The latest Wes Anderson film, “Isle of Dogs”, is as strange as one might expect from the acclaimed director. This stop-motion animation has a major star-studded voice cast, an interesting story, and offbeat humor.
The wide range of talent in the acting department is a big selling point. Bryan Cranston voices the lead dog, Chief, and he proves that even when voicing an animated character, he is able to create a compelling personality. The rest of the impressive cast consists of Edward Norton, Jeff Goldblum, Bill Murray, F. Murray Abraham, Scarlett Johansson and Frances McDormand. But in the end, Cranston’s character steals the show.
The story is very original. In the near future, a canine flu forces humanity to banish all dogs to a landfill island. When these intelligent dogs meet a young boy who lands on the island, they help him on a quest to search for his lost pet. Anderson is known for his very unique directing style, and “Isle of Dogs” contains all of his trademarks. Sometimes they work very well and other times not so much.
The movie moves at a brisk pace and is consistently entertaining. It is an aesthetically beautiful film with impressive animation and colorful locations. The universe the movie takes place in is very detailed and creative. The original score by Alexandre Desplat is great and utilizes a multitude of Asian drums that nicely fit the setting.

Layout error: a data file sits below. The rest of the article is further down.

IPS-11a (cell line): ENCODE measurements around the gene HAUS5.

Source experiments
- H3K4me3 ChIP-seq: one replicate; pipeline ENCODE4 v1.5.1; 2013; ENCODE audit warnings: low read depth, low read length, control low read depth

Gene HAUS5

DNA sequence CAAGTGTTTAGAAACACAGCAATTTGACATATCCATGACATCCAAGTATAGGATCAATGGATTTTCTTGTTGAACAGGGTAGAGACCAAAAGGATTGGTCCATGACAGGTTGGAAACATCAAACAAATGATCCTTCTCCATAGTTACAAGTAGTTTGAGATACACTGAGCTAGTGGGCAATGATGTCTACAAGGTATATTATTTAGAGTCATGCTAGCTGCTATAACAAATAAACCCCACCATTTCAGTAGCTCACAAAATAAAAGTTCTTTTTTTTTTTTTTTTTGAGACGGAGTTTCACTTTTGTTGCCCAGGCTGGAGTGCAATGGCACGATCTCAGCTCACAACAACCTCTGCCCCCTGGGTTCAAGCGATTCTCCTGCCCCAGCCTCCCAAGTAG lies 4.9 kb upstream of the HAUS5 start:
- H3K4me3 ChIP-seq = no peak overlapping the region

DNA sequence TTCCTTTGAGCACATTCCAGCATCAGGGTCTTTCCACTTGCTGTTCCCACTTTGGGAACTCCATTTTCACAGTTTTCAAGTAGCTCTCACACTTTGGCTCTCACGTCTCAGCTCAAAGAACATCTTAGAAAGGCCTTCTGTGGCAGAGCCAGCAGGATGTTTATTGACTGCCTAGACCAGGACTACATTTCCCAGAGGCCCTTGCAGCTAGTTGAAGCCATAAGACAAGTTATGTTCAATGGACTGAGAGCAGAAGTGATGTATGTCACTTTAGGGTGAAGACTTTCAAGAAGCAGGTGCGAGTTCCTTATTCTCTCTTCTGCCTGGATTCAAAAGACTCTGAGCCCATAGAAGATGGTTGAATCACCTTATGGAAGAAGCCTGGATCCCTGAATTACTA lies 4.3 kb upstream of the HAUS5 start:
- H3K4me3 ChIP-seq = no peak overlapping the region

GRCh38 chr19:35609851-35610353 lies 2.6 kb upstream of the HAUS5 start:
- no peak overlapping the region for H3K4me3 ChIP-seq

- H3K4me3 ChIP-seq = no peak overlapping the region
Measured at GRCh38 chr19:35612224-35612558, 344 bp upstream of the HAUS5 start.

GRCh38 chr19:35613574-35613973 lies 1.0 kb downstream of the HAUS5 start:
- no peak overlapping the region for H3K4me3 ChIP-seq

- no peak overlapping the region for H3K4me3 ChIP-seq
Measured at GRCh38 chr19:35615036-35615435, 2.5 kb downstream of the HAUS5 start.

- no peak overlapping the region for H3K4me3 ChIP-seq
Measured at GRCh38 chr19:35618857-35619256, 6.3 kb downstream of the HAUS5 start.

Though Wes Anderson’s unique style is the film’s greatest strength, it is also its greatest weakness. The key word to describe this film’s issues: overkill. There is an overabundance of characters, and most are barely given any development. The main boy and dog have a very touching relationship, but all the background characters are very static. Anderson also tries to incorporate too many plotlines in a failed attempt to get more out of this simple plot than he could. The constant over explanation of the plot and pointless flashbacks therefore prevent this from being a better and more focused story.
Overall, “Isle of Dogs” is a fun, fast-paced and entertaining adventure that marks another success for Wes Anderson. The time and dedication put into the animation is commendable, and most people will find something to enjoy out of this oddly engaging cinematic experience.
Categories: Arts and Culture